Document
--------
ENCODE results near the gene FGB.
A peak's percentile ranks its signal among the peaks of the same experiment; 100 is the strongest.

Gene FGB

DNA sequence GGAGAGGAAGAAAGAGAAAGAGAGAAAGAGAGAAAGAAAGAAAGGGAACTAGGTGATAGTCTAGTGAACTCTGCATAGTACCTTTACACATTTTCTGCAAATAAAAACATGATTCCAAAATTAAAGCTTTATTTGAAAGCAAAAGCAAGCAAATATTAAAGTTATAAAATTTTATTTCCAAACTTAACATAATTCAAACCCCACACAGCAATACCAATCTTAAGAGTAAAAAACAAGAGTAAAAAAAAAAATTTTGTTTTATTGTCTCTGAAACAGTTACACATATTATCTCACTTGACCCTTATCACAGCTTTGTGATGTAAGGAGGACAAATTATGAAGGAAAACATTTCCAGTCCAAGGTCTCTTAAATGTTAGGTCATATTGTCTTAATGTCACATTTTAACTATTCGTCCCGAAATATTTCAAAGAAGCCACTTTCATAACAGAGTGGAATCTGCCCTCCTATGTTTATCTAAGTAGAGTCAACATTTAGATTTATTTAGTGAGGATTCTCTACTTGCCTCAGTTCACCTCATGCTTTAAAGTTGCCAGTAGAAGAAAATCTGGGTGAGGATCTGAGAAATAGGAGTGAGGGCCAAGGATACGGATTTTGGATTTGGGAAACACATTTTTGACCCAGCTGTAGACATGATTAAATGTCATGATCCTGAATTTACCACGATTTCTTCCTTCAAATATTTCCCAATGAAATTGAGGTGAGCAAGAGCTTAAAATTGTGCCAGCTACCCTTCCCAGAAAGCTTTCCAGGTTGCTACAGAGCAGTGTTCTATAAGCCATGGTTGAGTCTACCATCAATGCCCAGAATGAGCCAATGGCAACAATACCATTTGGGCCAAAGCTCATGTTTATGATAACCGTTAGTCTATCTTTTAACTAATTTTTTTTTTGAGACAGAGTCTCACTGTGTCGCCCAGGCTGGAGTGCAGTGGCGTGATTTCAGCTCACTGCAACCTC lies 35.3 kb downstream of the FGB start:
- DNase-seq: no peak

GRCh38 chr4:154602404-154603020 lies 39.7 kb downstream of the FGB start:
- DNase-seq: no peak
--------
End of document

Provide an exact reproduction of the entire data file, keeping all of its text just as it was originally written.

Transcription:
ENCODE results near the gene FGB.
A peak's percentile ranks its signal among the peaks of the same experiment; 100 is the strongest.

Gene FGB

DNA sequence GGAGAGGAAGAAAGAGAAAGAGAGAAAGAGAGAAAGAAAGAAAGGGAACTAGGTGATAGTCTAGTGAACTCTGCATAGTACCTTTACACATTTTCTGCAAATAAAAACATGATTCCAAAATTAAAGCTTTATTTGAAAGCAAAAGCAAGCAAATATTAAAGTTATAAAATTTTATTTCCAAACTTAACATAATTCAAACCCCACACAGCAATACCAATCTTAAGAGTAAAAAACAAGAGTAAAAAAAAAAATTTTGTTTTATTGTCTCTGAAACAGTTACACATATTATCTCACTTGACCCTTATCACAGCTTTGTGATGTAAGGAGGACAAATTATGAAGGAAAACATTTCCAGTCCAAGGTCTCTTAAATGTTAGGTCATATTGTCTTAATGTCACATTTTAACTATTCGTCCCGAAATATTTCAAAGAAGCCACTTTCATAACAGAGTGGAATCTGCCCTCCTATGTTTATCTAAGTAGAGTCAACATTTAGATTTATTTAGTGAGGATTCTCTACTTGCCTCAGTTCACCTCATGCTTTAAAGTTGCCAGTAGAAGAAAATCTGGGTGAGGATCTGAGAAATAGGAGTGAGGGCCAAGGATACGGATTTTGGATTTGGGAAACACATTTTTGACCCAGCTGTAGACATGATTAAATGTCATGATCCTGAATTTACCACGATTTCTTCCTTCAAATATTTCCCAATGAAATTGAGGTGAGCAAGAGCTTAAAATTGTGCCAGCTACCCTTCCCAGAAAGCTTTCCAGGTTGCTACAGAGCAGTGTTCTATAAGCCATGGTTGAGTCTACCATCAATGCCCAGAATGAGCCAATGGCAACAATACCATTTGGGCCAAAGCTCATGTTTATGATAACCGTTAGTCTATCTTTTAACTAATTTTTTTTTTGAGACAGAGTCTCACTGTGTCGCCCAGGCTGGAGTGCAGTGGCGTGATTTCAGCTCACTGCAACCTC lies 35.3 kb downstream of the FGB start:
- DNase-seq: no peak

GRCh38 chr4:154602404-154603020 lies 39.7 kb downstream of the FGB start:
- DNase-seq: no peak